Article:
"Montana has lost its water rights"
That's the headline of an article over at The Organic Prepper. I think its overall tone is unnecessarily alarmist, but the meat of the matter is certainly cause for concern.
This article covers the appropriation of Montanans’ water rights by the federal government in the name of the CKST (Confederated Kootenai and Salish Tribes). Superficially, the federal government is upholding the rights of the Indian Tribes to claim all surface and subsurface waters of the western one-third of the state of Montana. In reality, the federal government is taking a 170-year-old treaty, expanding its meaning, and using it as a tool to commandeer everyone’s water.
Whether you live in California or New York, the reason this is important should be obvious to you.
Government overreach has become a way of life. The paradigm has shifted, and now, people barely bat an eye when the government steadily removes the rights enumerated under the Constitution. Today, it may not matter to you because this is happening in Montana. Perhaps it will matter when the federal government comes to commandeer your drinking supply, crops, arable farmland, etc.
. . .
The cast of characters in this charade includes the EPA (Environmental Protection Agency), the DOJ (the Department of Justice), the BIA (Bureau of Indian Affairs), the IRS, and the Treasury Department. The Water Compact Commission was formed in Montana with deep ties to and directives from the EPA. The Department of the Interior (the “umbrella” organization holding the BIA) will collect the revenues and “manage” them for the tribes. DHS (the Department of Homeland Security) will enforce compliance.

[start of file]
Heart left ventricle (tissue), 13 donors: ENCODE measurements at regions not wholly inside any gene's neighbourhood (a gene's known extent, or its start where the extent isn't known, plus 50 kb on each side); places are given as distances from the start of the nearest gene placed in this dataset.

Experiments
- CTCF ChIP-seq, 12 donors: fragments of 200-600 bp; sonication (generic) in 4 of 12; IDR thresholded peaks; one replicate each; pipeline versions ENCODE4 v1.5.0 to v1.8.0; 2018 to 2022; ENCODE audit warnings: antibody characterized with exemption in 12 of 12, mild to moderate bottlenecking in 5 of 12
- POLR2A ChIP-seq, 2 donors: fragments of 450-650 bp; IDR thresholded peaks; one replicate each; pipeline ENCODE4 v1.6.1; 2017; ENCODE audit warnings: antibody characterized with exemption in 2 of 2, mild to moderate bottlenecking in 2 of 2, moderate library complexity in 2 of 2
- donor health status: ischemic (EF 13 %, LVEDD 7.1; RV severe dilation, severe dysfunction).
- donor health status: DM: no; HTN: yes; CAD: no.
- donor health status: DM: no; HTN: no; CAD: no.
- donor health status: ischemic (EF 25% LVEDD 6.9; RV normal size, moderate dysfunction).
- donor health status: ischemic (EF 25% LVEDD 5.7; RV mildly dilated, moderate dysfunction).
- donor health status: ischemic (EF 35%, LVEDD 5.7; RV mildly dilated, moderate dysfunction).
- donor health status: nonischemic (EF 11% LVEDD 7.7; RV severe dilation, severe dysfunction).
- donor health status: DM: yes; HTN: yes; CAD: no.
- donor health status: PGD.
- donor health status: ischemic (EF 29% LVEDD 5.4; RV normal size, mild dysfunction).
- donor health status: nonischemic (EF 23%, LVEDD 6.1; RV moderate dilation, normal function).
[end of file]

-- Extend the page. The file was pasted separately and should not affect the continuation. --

All water sources, private and public, standing or running, wells and aquifers, will be metered, and taxes will be collected.
Frankly, I fail to see why so many federal government departments need to get involved in what is basically a local matter. Yes, there are federal agreements with the tribes concerned; yes, that justifies federal input and coordination; but the facts of daily life "on the ground" are hardly of national import, and could easily be left to local, state and tribal authorities to negotiate for themselves.
If I understand the situation correctly, a rancher whose ancestors settled in Montana in the second half of the 19th century is now finding that the water rights they established, and that he inherited, have been taken away from him by government fiat. He had no say in the matter, and will not be given one in future. As far as the water he needs for his ranch is concerned, he now has to beg for it rather than use it as of right.
Can any readers in Montana shed further light on how this is playing out locally? It sounds like a big deal, but that may just be the bias of the author of the article above. I'd like to get more information.